which had been weakened by sanctions, and at the same time saying that
Iraq must comply in order to see the light at the end of the tunnel when
sanctions will be lifted? I think a lot of people may read it this way.

THE SECRETARY-GENERAL: I hope they do not. As I indicated, we are dealing
with two issues: the humanitarian needs of the Iraqi people and the
pressure the international community is putting on the Iraqi Government to
comply with Security Council resolution 687 (1991) and to work with the
United Nations Special Commission (UNSCOM). We have determined that we
should try to refurbish these infrastructures if our objective is really
to ensure that the Iraqis have a certain minimum standard of health. And
if we do not do it, as I have indicated, there are very serious
implications and repercussions. We cannot also assume that Iraq is going
to be bombed. We have been there before, and Iraq has turned back from the
precipice. It may change its mind, and we may not need to go forward. So
in the meantime, I think we should go ahead with our plans, deal with the
humanitarian issues to try to help the Iraqi population, and, as I said
earlier, I hope President Saddam Hussain and the Iraqi leadership will
share the concern I am displaying today for the Iraqi population and have
the wisdom to take the right decisions. 

QUESTION: From your comments just now, it sounds as though the United
States does not have Security Council authorization to act militarily in
the region. I am wondering, without that authorization, is the United
States justified in starting this kind of action to achieve Security
Council compliance? 

THE SECRETARY-GENERAL: I have not said that. I think I gave the indication
that although the statement has been made that the United States does not
need specific Council authorization to go, we should look at the facts.
The United States is talking to Council members, both here and in
capitals, on this particular issue. I don't think the United States itself
has taken the position that it doesn't matter what the Council thinks and
we are going ahead, because there are very serious consultations going on.
And I have indicated that everybody, including the United States, I am
sure, would agree that it would be preferable to hold everyone together.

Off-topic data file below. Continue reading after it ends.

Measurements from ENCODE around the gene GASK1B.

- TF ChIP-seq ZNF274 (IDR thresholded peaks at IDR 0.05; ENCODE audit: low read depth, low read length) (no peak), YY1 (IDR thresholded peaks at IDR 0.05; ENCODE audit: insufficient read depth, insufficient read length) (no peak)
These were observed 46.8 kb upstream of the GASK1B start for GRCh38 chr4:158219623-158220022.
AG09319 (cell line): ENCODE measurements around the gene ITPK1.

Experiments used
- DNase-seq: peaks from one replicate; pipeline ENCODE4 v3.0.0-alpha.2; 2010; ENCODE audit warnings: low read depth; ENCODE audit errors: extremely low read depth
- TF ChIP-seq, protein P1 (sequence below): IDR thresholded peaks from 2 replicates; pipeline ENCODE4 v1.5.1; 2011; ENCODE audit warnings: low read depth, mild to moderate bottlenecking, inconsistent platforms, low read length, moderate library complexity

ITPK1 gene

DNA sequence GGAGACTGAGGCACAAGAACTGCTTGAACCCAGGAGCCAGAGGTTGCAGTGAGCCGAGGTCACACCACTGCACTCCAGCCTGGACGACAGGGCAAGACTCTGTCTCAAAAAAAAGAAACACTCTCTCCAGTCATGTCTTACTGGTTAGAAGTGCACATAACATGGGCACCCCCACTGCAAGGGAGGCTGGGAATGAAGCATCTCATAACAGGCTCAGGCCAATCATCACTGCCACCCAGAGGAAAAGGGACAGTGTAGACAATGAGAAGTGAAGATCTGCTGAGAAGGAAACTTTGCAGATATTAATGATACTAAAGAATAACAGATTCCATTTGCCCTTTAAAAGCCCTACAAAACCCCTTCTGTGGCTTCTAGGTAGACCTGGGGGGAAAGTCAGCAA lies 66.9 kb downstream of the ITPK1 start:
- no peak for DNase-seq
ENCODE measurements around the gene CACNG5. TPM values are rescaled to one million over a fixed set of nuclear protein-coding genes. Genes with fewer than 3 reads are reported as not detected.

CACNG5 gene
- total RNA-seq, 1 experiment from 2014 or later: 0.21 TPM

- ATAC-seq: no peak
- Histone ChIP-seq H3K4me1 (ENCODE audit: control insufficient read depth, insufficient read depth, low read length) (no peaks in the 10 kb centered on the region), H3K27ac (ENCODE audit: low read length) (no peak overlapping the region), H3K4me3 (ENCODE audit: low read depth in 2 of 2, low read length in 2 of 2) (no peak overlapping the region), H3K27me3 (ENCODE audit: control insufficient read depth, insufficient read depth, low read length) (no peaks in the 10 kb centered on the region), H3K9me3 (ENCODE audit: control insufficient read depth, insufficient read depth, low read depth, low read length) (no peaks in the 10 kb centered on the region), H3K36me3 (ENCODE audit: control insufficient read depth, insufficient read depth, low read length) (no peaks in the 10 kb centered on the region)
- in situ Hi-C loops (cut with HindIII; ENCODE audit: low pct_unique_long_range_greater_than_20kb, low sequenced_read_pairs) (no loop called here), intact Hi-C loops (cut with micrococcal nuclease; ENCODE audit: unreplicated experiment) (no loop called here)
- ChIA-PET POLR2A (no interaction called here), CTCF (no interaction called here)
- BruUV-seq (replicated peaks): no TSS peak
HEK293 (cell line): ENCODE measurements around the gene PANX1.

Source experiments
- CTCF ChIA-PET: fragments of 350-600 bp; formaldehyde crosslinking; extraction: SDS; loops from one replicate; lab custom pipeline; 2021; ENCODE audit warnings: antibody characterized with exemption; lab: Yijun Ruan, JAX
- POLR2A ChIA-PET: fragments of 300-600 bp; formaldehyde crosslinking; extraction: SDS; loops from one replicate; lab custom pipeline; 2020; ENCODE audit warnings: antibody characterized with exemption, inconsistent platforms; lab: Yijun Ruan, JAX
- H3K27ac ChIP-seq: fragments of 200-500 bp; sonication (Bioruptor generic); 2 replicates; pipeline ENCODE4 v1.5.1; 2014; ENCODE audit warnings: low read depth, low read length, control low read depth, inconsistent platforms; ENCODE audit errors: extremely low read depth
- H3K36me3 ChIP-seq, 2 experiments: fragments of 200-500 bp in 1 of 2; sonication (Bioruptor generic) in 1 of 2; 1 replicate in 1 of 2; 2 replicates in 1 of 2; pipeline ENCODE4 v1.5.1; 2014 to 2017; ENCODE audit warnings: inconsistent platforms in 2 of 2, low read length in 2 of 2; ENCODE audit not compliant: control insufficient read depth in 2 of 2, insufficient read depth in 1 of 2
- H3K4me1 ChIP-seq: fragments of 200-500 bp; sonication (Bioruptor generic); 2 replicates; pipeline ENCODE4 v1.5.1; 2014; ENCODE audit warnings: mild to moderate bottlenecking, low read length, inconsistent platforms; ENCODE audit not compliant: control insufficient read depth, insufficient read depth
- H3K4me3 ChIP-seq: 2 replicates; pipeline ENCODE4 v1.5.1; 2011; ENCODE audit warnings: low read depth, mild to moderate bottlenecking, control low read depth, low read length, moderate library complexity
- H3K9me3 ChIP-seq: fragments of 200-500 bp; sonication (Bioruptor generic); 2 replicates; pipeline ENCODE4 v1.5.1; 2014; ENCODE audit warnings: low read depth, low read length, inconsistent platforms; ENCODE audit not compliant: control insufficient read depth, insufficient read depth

You are not quite satisfied, but anyway, we will talk later. 

QUESTION: Can you just make it clear to us -- does the Security Council
have authorization to act now in case Iraq still shows this unwillingness
to cooperate, or not? 

THE SECRETARY-GENERAL: The Security Council is the master of its own
decisions, and it could decide to do what it thinks is appropriate. And if
they want to take a different direction, they can decide that too. And so
the Security Council can either decide to act on a certain resolution, if
it chose to interpret it that way, or take additional specific decisions.

QUESTION: What justification have the Iraqis given you for not complying
fully in the implementation of the oil-for-food programme? 

THE SECRETARY-GENERAL: They haven't given us any specific explanations,
but I think that when a country is going through this sort of crisis, when
you want to deal with sensitive issues, which takes courage and commits
the officials concerned, you often do not find them when you need them.
And incidentally, that also happens in this Building.  On sensitive
issues, sometimes people vanish. And I have a feeling we saw a bit of that
in Iraq, but now that the proposal has been put forward and the Council is
seized of it, I think they will react to the proposal and we will be able
to engage them seriously.

QUESTION: A highly hypothetical question: if a United Nations Member
country attacks another United Nations Member country without the approval
of the Security Council, would that country be subject to sanctions?

THE SECRETARY-GENERAL: If it is an attack like the one Iraq undertook in
Kuwait, you saw what the international community did. But if my
understanding of your question is right, you are working on the assumption
that the United States does not have the authority to hit Iraq alone, and
that a fresh Council resolution will be required. I think I have answered
that by telling you about the sort of discussions that are going on, and I
refuse to be drawn further.

QUESTION: Still, if there is an attack without Security Council approval,
how would the United Nations react?

THE SECRETARY-GENERAL: I think first that it is an issue the Security
Council is very much engaged in. They are in close touch with the United
States, they are seized of the problem, and if at any stage they have
problems with what is happening on the ground with any development, we
will hear from them.

QUESTION: What about your visit to the Middle East? Are you still going to
go ahead with it, or do you want to change the situation? Are there any
changes in your plans?

THE SECRETARY-GENERAL: At this stage, it still stands. 

QUESTION: I was wondering, considering some of the comments made by Mr. 
[Richard] Butler [UNSCOM Rxecutive Chairman] last week, how seriously do